Sculptors, interior designers, architects and product designers have working in three dimensions in common. It follows that 3D art, craft and design covers a wide range of practice across different disciplines to create objects that we may see or use in our homes, in public spaces, in galleries, in shops, or in the workplace. Designers and artists who work in 3D use many different materials, techniques and processes to suit their intention. This might be for the development of a personal portfolio or in response to a brief from a client or customer. All practitioners go through a design cycle in the process of initiating, developing and reviewing their ideas. You will gain recording skills, learn how to work from primary and secondary sources and, by exploring 3D visual language, will be able to generate and develop visual communication ideas successfully. Through exploring the work of 3D artists, craftspeople and designers, you will find inspiring examples to stimulate and develop your own creative work. This unit gives you exciting opportunities for 3D designing and making. You will experiment with resistant and non-resistant materials and develop techniques in modelling, constructing, carving, joining and moulding. You will gain skills in the visual language of 3D, exploring the formal elements of volume, surface, form and structure. Through vocational briefs you will be able to apply your learning in a personal and creative way. You will explore 3D media in a series of activities designed to develop your visual communication skills. You will gather a range of different examples of 3D work for your portfolio that demonstrates your knowledge and understanding of 3D working methods. You will also learn about essential health and safety practice within the creative industries, for example using equipment safely, working safely and recycling materials.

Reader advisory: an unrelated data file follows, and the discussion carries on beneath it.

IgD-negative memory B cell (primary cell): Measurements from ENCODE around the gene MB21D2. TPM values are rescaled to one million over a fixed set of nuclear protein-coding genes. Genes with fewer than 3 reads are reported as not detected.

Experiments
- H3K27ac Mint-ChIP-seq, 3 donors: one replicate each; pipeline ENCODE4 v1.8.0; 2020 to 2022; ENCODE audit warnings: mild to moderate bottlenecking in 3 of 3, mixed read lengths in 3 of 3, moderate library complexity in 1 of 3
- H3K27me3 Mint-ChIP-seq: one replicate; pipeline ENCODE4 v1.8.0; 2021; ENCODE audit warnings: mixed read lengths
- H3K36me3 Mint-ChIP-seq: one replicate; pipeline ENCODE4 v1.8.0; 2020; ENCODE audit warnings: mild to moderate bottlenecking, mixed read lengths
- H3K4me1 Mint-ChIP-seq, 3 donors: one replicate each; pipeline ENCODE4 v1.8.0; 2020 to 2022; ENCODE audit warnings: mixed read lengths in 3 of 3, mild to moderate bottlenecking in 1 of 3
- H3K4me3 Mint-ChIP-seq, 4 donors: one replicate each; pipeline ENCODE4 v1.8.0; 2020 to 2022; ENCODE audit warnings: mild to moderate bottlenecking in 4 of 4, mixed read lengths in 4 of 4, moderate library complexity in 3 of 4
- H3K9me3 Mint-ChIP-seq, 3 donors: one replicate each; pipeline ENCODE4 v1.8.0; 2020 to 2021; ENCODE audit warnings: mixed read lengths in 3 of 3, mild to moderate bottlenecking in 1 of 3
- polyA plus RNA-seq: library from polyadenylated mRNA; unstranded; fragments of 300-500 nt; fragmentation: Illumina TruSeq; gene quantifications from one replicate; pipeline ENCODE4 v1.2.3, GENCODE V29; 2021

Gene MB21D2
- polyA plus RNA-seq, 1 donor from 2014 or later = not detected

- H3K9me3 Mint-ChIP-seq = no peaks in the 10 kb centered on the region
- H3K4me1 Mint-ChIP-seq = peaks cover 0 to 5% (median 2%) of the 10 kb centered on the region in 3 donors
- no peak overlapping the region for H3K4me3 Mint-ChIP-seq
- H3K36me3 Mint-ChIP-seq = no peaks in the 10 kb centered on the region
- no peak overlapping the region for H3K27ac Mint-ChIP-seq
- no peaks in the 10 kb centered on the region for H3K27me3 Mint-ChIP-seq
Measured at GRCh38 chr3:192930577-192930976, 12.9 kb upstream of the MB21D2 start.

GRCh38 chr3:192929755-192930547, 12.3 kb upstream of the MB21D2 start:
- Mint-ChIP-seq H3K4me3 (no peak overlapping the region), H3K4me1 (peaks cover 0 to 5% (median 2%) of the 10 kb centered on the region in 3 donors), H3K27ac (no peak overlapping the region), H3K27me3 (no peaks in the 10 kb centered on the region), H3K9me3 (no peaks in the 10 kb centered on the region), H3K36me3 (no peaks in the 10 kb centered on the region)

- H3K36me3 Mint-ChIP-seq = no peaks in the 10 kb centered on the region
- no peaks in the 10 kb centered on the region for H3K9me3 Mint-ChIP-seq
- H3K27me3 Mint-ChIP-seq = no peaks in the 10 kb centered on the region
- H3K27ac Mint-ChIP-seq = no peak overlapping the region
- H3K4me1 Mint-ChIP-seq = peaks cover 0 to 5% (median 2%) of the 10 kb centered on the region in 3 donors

Assessment

Each unit will make up a portfolio of work which will be assessed throughout the course.

Edexcel attach grading criteria to each unit along with detail of what factors need to be covered in order for the unit to be passed. The grading criteria, as with all BTEC qualifications are on a PASS, MERIT & DISTINCTION basis, with the pupils needing to pass all units at either level to achieve that grade overall.

The pupils will be assessed on each task, and opportunity will be given to those who wish to improve their level further.

In January there is an externally set task, which is a controlled assessment, and marked by the exam board.

Homework

Homework is set according to the school homework timetable. 

How can I support my child in their learning?

Please check all coursework is completed to a high standard.

Help with collecting research, e.g. looking at artists work on the internet, using books, magazines, etc.

Year 10
Art is taught 5 times over a two week cycle. The Technology Department has one full time Art teacher, Miss C Rose.

Subject Content

The two year course is structured around the four main assessment objectives

  • Assessment objective 1: Develop their ideas through investigations informed by contextual and other sources demonstrating analytical and cultural understanding.
  • Assessment objective 2: Refine their ideas through experimenting and selecting appropriate resources, media, materials, techniques and processes.
  • Assessment objective 3: Record ideas, observations and insights relevant to their intentions in visual and/or other forms.
  • Assessment objective 4: Present a personal, informed and meaningful response demonstrating analytical and critical understanding, realising intentions and where appropriate, making connections between visual, written, oral or other elements.